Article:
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Tales from the trail: These boots are made for stompin'

The South Carolina governor weighs in on GOP infighting, and Ben Carson picks up his first congressional endorsement.
South Carolina Governor Nikki Haley campaigns for Republican presidential candidate Sen. Marco Rubio (R-FL) during an event Feb. 18, 2016 in Greenville, S.C. (Photo by Alex Wong/Getty)
South Carolina Governor Nikki Haley campaigns for Republican presidential candidate Sen. Marco Rubio (R-FL) during an event Feb. 18, 2016 in Greenville, S.C.

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These boots are made for stompin'

Nikki Haley's boots are made for stompin' her political opponents.

That's what the South Carolina governor told reporters Thursday when asked about all the infighting that's erupted within the GOP presidential primary in the state over the past week.

"When you come to South Carolina, it's a bloodsport. Politics is a bloodsport," she said.

Gesturing to her black leather stiletto boots, Haley added, "I wear heels — it's not for a fashion statement, it's cause you got to be prepared to kick at any time."

Kicking may be too gentle a word to characterize the nastiness exchanged in the state this week as the GOP presidential contenders jockey for advantage in the Palmetto State Primary.
Donald Trump, Ted Cruz and Marco Rubio have all been firing increasingly aggressive attacks at each other, with the occasional slam from Jeb Bush.

Trump, Cruz and Rubio have all called each other liars, and Rubio and Cruz have questioned whether Trump has the "temperament" to be president. Cruz has accused Rubio of trying to distract from his record with those attacks and launched a website this week calling Rubio the "Republican Obama," with a picture photoshopped to look like Rubio gleefully shaking Obama's hand, a move that a Rubio adviser today said was an example of "how phony and deceitful" the Cruz campaign has become.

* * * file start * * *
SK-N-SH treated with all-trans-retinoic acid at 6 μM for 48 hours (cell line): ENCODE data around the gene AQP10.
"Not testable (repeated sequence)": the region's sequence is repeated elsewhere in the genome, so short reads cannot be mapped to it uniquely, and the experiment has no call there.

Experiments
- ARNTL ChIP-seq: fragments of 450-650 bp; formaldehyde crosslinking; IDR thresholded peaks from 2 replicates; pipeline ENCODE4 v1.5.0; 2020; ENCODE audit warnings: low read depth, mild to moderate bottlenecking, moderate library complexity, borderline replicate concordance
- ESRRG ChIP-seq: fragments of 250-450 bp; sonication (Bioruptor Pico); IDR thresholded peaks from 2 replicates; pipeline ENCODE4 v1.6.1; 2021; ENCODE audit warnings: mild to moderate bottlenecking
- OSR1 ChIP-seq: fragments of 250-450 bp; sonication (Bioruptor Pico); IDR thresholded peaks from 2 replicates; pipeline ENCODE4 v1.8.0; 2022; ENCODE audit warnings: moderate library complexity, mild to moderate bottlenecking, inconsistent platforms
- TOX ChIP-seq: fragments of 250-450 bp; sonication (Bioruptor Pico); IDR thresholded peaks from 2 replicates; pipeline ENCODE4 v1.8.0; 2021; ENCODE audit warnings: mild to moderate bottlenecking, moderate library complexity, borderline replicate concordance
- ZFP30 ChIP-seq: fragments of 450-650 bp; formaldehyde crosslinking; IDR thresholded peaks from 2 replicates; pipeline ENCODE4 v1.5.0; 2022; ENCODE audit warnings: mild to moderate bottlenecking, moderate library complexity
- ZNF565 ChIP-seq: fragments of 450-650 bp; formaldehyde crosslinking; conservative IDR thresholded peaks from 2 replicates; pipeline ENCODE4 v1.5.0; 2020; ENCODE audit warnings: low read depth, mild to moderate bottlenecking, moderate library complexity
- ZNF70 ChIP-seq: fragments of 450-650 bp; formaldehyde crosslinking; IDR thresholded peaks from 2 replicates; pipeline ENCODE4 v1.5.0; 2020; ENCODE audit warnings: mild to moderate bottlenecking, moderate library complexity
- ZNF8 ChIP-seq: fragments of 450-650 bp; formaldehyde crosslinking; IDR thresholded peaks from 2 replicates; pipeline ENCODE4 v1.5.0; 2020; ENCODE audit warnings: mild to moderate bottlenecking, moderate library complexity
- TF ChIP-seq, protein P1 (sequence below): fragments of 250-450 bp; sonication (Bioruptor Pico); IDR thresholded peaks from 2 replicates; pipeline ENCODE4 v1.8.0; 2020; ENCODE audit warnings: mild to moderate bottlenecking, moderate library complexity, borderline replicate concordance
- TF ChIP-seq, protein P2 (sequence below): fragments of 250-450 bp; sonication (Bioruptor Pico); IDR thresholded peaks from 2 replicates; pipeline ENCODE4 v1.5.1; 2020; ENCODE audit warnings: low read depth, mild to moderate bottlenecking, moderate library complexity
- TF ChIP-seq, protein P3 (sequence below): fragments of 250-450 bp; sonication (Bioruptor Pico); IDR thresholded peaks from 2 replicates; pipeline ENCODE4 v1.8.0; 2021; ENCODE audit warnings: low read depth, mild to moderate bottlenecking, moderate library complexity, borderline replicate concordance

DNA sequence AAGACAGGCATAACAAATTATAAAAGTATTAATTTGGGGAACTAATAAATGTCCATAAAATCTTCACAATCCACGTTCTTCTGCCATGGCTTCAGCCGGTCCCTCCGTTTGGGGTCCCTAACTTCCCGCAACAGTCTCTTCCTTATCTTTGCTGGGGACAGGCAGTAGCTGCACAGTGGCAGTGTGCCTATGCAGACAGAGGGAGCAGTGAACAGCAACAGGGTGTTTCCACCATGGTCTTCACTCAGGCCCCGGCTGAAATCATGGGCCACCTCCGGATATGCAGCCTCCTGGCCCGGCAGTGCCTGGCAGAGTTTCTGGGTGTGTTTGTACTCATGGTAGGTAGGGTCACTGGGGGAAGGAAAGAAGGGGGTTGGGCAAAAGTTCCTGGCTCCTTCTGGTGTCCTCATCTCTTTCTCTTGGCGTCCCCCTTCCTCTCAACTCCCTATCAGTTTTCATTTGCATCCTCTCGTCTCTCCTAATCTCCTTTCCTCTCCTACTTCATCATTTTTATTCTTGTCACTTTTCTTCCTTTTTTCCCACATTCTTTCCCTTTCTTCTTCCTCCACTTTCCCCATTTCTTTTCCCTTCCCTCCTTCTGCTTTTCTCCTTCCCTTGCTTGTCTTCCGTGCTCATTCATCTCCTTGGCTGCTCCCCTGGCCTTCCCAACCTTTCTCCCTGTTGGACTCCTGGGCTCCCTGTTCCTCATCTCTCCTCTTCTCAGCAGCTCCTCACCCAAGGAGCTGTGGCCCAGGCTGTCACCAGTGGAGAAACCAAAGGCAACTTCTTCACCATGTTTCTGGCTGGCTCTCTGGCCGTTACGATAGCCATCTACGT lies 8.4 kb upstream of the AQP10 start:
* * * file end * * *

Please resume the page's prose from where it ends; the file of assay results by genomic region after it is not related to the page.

It's a lot to swallow for a South Carolina voter just looking for a candidate to support, but Haley, who endorsed Rubio on Thursday and stood alongside him as she dismissed the negative attacks, said she wasn't worried about all the bickering turning voters off.

"South Carolinians are used to this. And they can cut through all the mud, they can cut through all the stuff and at the end of the day they make good decisions," she said.

-- Alexandra Jaffe covering the Rubio campaign

Carson (finally) gets a congressional endorsement

Ben Carson picked up his first congressional endorsement on Wednesday. The endorsement, from a military veteran and fellow physician, Rep. Andy Harris came as Dr. Carson continues his slide in the polls, moving to the bottom of the pack in a state for which he once led.

Although his endorsement from the Maryland congressman isn't expected to seriously move the needle at all, it does put Dr. Carson ahead of front-runner Donald Trump in the so called "endorsement primary." Political observers say looking at the endorsements of sitting representatives, senators and governors is a key indicator in predicting the candidate who will take the party's nomination.
According to, which tracks endorsements for the candidates, Marco Rubio leads the pack with the most endorsements of any remaining candidate. Rubio collects support from over two dozen representatives, seven senators and two governors— yesterday earning the support from the popular South Carolina Gov. Nikki Haley.

Jeb Bush is behind Rubio, also with over two dozen representatives, but only five senators, and no governors. Ted Cruz gets support from no senators or governors, but 21 representatives. Governor Kasich has just five representatives in his corner, but gets support from one senator and one sitting governor. And now Carson joins the field with support from Rep. Andy Harris.

Notably missing from the mix, the GOP front-runner Donald Trump who has not earned support from any sitting governor or congressional legislator.

-- Shaquille Brewster following the Carson campaign

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